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from 3 customer reviews
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The setting is a small, romantic spot in the heart of England -- a typical country cottage surrounded by a large garden. But this idyll is deceptive. Small brown piles of earth disfigure the perfect English lawn of the gardener's dreams. The sacred turf is despoiled.
We are in the midst of a devious battle between gardener and mole. Because in this garden, there is only room for one!
Short and playful sums up this amusing 2-player diversion from designer Reiner Knizia. Compact, foldable board opens to reveal a gridded garden on which wooden disks are placed each turn in adjacent squares by one player as the mole. Meanwhile, the other player as gardener attempts to entrap the mole by placing wooden rods to fence him in; a mole hole at board's center provides an escape tunnel. The mole, who can't return to a square with a disk on it, scores points for every dark disk placed after playing his first 10 light color disks. Bonus points are picked up for flower squares. Players reverse roles and compare scores to determine a winner, but it's doubtful you'll want to stop there. This won't anchor an evening, but it's a unique and pleasing game with just enough strategy to keep things fresh in the garden each time. Likely the best game around with a mole in it!
This is a wonderfully simple game to learn (from R. Knizia), but much harder to master. If you enjoy strategic (spacially challenging) games, you should enjoy this one. The concept: the Mole vs. the Gardener (players reverse roles every round). The garden consists of a 9 x 7 tiled board (with some spaces worth extra points). The goal is to lay as many chips down (with placement contraints) if you're the Mole, and if you're the Gardener to block the Mole from further movement. The twist is that your first 10 chips don't count. The game plays quickly - usually less than 20 minutes. Pieces are made from wood with typical German quality.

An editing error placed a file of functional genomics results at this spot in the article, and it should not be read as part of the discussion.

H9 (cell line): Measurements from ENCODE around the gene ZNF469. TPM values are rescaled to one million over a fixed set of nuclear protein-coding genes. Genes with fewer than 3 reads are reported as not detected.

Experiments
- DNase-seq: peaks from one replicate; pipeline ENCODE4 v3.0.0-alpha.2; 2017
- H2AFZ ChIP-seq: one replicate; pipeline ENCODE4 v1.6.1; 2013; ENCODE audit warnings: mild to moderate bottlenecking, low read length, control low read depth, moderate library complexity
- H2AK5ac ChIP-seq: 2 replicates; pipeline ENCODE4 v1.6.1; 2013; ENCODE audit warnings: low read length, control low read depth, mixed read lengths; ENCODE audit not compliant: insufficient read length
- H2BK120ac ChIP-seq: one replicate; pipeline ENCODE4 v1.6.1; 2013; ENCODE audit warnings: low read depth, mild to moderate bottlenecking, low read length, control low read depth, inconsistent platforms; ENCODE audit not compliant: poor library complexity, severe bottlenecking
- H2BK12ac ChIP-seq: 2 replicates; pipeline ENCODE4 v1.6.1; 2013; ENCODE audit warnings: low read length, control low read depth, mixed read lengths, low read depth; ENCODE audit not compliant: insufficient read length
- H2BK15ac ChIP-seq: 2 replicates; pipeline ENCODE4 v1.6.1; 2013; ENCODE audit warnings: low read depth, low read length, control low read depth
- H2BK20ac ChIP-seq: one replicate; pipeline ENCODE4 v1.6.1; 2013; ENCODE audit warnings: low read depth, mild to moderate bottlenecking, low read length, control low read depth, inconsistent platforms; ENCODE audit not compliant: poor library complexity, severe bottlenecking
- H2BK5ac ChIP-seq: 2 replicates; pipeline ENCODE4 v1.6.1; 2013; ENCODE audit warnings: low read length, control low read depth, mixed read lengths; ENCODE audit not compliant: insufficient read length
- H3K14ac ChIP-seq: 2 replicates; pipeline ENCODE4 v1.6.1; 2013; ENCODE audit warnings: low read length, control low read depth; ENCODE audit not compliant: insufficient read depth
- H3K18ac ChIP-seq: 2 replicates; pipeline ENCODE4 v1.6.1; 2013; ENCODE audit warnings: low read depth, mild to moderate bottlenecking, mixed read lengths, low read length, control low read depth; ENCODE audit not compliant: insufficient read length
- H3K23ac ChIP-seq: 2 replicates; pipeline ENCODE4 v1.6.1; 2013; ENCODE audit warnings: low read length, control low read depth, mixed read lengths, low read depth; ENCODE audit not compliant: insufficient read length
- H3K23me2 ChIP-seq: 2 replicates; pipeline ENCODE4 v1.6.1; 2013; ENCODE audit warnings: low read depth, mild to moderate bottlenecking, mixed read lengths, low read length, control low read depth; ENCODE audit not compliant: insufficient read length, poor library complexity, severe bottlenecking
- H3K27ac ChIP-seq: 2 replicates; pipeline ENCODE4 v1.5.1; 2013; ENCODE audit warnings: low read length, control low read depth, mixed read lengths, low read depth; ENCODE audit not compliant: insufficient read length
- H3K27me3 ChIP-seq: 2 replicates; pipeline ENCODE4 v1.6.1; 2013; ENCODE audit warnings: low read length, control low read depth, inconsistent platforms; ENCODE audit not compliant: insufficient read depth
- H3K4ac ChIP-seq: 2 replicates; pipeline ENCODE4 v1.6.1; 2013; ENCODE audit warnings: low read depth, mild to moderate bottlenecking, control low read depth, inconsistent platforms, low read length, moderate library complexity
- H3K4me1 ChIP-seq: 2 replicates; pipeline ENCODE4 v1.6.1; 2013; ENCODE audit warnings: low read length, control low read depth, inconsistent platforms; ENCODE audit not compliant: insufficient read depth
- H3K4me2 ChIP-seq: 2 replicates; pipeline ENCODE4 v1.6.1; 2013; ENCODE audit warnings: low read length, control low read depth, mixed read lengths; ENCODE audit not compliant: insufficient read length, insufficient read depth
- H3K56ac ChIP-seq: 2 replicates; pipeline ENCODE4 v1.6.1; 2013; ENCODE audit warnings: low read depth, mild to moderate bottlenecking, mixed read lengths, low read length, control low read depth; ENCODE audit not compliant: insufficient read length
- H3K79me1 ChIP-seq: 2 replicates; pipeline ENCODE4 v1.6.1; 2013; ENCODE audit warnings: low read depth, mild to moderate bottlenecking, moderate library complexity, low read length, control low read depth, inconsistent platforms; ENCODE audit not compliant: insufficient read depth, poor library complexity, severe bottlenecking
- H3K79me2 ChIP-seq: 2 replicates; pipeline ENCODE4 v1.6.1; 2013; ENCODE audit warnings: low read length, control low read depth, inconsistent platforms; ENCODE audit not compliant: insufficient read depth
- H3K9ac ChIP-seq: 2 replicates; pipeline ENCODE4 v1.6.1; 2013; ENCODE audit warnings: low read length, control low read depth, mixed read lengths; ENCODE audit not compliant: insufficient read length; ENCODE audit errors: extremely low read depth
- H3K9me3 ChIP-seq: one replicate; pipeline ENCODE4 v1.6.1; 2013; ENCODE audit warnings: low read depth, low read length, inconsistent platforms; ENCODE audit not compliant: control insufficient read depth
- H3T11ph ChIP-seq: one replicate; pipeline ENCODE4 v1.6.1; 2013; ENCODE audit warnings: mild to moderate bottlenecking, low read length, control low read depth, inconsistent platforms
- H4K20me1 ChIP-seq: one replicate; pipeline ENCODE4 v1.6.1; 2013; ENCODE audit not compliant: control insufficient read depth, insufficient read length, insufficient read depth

This is a nice game to have when only you are left with 2 to play games. It's a simple 'chasing' game, trying to corner the other player. As mentioned in the other reviews, you get 22 mole hills and start off somewhere in a 7 x 9 grid garden. While moving around the board, you leave one mole hill behind. First, 10 light colored mole hills (that do not score points, unless you are on a flower bed); and then the final 12 dark colored mole hills (1 point per mole hill). Once a mole hill is placed on a square, you cannot access it anymore. So the challenge is:
All in all, pretty entertaining and a recommendation to those stuck a lot of times with 2 players to play games. The bits are nice, but the board is a mole hill itself (it doesn't lie flat). But that doesn't spoil the fun.